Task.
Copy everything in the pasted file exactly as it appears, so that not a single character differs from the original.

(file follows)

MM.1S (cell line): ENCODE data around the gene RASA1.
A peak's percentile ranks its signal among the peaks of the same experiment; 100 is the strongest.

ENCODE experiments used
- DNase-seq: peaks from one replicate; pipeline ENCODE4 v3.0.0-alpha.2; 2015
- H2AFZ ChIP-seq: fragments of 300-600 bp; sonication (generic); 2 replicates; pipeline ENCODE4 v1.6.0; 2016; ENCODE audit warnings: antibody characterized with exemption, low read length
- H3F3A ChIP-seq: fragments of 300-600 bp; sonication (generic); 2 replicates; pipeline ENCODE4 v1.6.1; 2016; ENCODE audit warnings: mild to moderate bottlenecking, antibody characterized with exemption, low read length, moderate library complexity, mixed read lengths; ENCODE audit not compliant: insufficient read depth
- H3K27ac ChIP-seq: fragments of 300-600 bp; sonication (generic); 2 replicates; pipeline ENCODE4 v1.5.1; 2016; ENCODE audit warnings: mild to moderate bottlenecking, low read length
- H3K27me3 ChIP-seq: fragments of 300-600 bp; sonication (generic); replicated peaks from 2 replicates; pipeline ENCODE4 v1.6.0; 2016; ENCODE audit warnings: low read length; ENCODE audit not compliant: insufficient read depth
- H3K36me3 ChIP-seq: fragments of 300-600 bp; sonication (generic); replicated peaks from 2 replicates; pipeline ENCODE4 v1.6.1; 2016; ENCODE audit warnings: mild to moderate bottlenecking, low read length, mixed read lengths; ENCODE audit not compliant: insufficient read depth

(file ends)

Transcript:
MM.1S (cell line): ENCODE data around the gene RASA1.
A peak's percentile ranks its signal among the peaks of the same experiment; 100 is the strongest.

ENCODE experiments used
- DNase-seq: peaks from one replicate; pipeline ENCODE4 v3.0.0-alpha.2; 2015
- H2AFZ ChIP-seq: fragments of 300-600 bp; sonication (generic); 2 replicates; pipeline ENCODE4 v1.6.0; 2016; ENCODE audit warnings: antibody characterized with exemption, low read length
- H3F3A ChIP-seq: fragments of 300-600 bp; sonication (generic); 2 replicates; pipeline ENCODE4 v1.6.1; 2016; ENCODE audit warnings: mild to moderate bottlenecking, antibody characterized with exemption, low read length, moderate library complexity, mixed read lengths; ENCODE audit not compliant: insufficient read depth
- H3K27ac ChIP-seq: fragments of 300-600 bp; sonication (generic); 2 replicates; pipeline ENCODE4 v1.5.1; 2016; ENCODE audit warnings: mild to moderate bottlenecking, low read length
- H3K27me3 ChIP-seq: fragments of 300-600 bp; sonication (generic); replicated peaks from 2 replicates; pipeline ENCODE4 v1.6.0; 2016; ENCODE audit warnings: low read length; ENCODE audit not compliant: insufficient read depth
- H3K36me3 ChIP-seq: fragments of 300-600 bp; sonication (generic); replicated peaks from 2 replicates; pipeline ENCODE4 v1.6.1; 2016; ENCODE audit warnings: mild to moderate bottlenecking, low read length, mixed read lengths; ENCODE audit not compliant: insufficient read depth